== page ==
Making good common mode current noise measurements requires paying a lot of attention to the choice of equipment, equipment settings, test set up, and DUT operating conditions. I still have bit more to investigate but at least I have a much better understanding as to what matters. Maybe in a future posting I can provide what could be deemed as the “golden set up”! To get results that correlate reasonably with any stated values will likely require a set up that exhibits minimal insertion impedance across the entire frequency spectrum. Making directly coupled measurements without the use of a current probe will prove challenging except maybe for DC sources having rather high levels of common mode noise currents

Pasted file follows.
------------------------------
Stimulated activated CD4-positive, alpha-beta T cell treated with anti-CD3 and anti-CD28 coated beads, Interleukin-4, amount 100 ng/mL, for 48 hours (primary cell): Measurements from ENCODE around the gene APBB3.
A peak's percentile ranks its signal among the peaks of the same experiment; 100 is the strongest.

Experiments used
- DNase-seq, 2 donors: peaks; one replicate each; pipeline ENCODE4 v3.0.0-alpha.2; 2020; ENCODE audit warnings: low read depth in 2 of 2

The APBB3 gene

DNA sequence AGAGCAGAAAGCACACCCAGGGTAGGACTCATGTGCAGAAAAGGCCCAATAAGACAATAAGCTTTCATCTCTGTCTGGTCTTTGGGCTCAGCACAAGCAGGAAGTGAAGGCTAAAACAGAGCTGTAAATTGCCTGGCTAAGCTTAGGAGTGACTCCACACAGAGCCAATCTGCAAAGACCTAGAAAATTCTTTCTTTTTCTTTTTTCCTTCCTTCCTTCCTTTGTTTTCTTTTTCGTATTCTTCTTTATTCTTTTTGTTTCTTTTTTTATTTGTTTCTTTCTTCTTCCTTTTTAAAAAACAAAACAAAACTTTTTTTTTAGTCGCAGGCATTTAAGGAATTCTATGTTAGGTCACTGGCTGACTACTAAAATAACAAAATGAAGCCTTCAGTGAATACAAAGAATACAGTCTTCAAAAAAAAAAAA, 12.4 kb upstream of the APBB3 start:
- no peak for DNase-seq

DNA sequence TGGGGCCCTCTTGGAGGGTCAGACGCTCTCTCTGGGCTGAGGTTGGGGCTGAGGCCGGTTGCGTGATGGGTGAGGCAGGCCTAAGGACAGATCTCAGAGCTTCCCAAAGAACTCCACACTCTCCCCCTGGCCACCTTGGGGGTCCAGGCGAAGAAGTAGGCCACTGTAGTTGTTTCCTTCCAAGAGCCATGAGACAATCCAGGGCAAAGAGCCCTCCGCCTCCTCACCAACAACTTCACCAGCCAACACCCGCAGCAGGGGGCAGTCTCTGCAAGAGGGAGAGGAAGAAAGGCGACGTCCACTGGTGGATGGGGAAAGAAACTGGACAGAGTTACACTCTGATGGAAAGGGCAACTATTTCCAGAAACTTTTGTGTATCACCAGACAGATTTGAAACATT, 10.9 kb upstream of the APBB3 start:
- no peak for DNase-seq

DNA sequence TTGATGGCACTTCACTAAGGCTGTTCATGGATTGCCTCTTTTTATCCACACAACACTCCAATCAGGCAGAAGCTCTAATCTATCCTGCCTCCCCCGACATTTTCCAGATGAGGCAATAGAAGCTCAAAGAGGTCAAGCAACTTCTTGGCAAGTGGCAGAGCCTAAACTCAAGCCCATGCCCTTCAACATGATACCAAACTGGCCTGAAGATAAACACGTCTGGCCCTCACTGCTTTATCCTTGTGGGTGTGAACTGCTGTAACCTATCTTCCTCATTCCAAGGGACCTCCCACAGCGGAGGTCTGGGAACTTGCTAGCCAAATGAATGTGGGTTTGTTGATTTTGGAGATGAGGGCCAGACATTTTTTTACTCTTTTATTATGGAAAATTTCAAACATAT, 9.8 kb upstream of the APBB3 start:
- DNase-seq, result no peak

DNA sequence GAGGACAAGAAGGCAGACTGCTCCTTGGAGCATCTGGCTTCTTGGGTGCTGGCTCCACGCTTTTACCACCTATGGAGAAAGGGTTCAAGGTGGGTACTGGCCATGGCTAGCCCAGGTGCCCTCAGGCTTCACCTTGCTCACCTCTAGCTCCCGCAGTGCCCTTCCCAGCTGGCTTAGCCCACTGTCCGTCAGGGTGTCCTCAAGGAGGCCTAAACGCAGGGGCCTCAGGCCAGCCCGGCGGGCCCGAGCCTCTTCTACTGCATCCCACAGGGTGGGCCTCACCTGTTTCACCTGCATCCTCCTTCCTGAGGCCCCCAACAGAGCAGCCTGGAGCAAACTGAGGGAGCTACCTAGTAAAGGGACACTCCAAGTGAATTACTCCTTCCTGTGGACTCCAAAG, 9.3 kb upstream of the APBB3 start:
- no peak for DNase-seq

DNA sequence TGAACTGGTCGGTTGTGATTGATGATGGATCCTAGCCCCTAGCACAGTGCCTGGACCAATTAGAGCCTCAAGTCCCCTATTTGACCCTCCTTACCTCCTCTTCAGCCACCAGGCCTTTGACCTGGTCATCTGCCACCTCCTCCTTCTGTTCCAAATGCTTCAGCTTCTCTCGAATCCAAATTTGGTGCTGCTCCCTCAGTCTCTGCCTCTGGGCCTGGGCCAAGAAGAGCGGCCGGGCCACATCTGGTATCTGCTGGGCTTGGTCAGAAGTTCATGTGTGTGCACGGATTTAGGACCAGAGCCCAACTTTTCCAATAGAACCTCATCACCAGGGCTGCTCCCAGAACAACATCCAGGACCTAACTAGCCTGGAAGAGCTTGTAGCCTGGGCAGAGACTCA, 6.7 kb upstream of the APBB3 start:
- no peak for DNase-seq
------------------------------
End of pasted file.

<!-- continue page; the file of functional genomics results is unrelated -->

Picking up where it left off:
The underlying concern here of course is what is what will be the impact to the DUT due to any common mode noise current from the test system’s DC source. Generally that is any common mode noise current ends up becoming differential mode noise voltage on the DUT’s power input due to impedance imbalances. But one thing I found from my testing is that the common mode noise is not purely a current with relatively unlimited compliance voltage but somewhere between being a noise voltage and noise current, depending on loading conditions. For the first DC source, with what appears to be only a few millivolts behind the current it is unlikely that it would create any issues for even the most sensitive DUTs. For the second DC source however, having 100’s of millivolts behind its current, could potentially lead to unwanted differential voltage noise on the DUT. Further investigation is in order!